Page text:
- Per capita or GDP: These types of rankings view Olympic performance as in the context of ‘potential capability’ — human resource (population), economic (GDP) etc. The advantage is the additional perspective it accounts for. This generally favours smaller nations. renada with just over 100,000 people got the most medals per capita and by GDP. Bahamas had the best gold medal count per capita. A pitfall of this approach is that population and GDP etc., are not always causal influences on medal counts. Ironically, proportions can raise interesting conundrums of their own. For example, Bahamas had one gold per 388019 people. With a population of just 66000 more people, the second placed Jamaica had 6 golds. So despite second place in the per capita gold medal rankings, most people would consider Jamaica as the more successful team of the two.
- Cost per medal: In the age of targeted funding, this metric shows the effectiveness ratio of funding. For UK, each medal purportedly cost 4 million GBP. For Australia, it was AUD 12 million while for New Zealand it was NZD 8.8 million. However, given the different financial and competition profiles of different sports, this metric needs to be interpreted carefully.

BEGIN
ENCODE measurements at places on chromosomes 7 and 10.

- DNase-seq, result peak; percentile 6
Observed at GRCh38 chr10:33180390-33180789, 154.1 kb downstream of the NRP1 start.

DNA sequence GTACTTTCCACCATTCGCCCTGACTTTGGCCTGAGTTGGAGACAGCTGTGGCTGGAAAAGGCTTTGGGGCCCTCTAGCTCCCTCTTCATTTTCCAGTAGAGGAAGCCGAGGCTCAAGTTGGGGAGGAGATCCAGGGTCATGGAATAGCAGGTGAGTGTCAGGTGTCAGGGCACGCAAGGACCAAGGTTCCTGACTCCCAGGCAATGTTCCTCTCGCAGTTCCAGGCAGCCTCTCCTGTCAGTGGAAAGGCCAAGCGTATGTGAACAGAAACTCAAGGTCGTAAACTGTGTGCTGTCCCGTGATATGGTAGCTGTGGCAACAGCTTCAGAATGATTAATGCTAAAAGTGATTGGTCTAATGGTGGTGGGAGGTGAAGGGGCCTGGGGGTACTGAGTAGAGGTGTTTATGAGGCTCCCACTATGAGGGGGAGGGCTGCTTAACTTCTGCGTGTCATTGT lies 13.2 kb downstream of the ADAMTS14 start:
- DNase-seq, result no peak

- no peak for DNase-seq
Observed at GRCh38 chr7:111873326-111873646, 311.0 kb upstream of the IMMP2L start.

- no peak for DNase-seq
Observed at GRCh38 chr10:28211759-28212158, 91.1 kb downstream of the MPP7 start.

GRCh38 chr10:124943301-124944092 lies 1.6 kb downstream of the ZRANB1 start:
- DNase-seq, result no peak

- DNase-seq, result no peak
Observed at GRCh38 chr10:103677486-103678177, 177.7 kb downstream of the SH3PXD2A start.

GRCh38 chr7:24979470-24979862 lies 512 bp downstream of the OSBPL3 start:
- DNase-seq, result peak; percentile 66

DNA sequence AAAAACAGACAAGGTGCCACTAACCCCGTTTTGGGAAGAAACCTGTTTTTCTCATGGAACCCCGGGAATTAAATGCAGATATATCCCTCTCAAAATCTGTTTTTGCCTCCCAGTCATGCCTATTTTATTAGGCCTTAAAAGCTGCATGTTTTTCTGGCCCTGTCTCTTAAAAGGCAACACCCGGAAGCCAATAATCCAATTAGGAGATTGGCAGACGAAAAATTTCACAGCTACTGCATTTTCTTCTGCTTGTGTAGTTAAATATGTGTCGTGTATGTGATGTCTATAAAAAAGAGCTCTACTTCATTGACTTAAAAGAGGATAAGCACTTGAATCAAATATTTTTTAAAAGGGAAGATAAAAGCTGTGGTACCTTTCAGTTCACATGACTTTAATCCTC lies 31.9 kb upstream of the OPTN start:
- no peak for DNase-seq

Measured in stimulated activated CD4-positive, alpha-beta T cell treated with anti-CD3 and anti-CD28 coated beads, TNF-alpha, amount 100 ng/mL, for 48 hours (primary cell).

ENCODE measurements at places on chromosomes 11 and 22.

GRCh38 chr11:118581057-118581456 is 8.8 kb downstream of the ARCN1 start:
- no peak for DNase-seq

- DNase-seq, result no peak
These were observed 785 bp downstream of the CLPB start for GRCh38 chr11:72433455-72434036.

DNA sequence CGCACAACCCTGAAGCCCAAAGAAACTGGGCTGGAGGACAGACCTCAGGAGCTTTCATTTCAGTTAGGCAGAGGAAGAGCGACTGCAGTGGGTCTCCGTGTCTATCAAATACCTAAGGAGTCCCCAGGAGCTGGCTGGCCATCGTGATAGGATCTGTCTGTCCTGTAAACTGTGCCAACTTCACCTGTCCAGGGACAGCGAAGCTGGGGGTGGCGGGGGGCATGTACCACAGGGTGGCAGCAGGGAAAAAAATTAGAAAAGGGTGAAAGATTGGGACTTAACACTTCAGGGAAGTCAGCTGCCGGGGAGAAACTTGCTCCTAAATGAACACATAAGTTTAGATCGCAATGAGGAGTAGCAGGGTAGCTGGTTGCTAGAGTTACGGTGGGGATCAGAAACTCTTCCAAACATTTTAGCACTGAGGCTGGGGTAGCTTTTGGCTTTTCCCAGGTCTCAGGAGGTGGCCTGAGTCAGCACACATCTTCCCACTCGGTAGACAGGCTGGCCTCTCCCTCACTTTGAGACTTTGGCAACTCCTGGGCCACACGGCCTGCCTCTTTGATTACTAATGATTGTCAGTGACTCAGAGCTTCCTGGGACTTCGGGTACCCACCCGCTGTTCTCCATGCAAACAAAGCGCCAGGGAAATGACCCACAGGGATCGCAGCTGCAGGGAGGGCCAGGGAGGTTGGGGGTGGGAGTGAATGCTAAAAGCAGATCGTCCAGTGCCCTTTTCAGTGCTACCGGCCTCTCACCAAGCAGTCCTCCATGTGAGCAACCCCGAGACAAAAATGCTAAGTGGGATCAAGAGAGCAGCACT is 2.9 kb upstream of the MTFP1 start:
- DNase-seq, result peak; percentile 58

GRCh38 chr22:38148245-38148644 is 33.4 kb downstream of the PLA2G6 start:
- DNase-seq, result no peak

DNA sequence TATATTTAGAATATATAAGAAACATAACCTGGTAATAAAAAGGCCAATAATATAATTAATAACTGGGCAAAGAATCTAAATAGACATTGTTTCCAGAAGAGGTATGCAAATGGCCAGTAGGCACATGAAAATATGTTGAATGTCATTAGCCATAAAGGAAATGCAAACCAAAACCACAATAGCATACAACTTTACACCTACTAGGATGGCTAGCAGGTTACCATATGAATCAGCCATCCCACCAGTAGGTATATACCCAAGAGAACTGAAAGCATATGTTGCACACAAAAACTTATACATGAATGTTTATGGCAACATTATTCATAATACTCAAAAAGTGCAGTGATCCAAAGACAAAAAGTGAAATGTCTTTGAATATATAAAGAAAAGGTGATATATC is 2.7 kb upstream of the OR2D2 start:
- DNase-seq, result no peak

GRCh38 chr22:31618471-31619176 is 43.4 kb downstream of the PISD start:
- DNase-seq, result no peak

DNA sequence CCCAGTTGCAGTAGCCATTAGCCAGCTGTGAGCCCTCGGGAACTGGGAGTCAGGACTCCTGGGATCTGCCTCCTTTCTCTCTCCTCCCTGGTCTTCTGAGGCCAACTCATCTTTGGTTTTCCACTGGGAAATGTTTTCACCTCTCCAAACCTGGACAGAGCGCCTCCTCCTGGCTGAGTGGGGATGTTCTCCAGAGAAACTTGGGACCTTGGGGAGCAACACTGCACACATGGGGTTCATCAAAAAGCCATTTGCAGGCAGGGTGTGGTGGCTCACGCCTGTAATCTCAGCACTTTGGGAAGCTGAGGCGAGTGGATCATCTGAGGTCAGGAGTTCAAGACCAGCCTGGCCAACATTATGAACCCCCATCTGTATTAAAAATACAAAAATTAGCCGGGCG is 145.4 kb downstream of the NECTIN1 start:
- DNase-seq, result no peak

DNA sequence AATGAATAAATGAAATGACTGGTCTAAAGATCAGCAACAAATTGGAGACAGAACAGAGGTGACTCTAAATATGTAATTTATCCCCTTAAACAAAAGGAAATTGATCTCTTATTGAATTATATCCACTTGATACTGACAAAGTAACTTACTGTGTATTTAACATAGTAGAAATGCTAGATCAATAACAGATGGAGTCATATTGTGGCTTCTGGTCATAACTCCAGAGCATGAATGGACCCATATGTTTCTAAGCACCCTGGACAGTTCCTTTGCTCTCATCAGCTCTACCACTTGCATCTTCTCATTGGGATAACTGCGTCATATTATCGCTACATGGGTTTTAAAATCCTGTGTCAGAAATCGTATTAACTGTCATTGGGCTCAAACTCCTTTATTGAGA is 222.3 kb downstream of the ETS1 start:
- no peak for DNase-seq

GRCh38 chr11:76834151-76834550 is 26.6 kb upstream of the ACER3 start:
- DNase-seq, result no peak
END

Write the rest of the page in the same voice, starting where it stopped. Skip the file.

- Pierre de Coubertin medal? I’ve added this because it is the medal that best captures the Olympic spirit. So why not have a ranking of countries whose athletes have won this rarely awarded medal?
By reducing detailed measures to a sequence of ordinal numbers, rankings make it possible to evaluate complex information according to certain criteria. — Wikipedia
While rankings are useful, every ranking mechanism has its inherent strengths and pitfalls. These can be debated endlessly. While Americans went away with the lion’s share of the medals, the much (much) smaller Caribbean nations can also justifiably claim some bragging rights.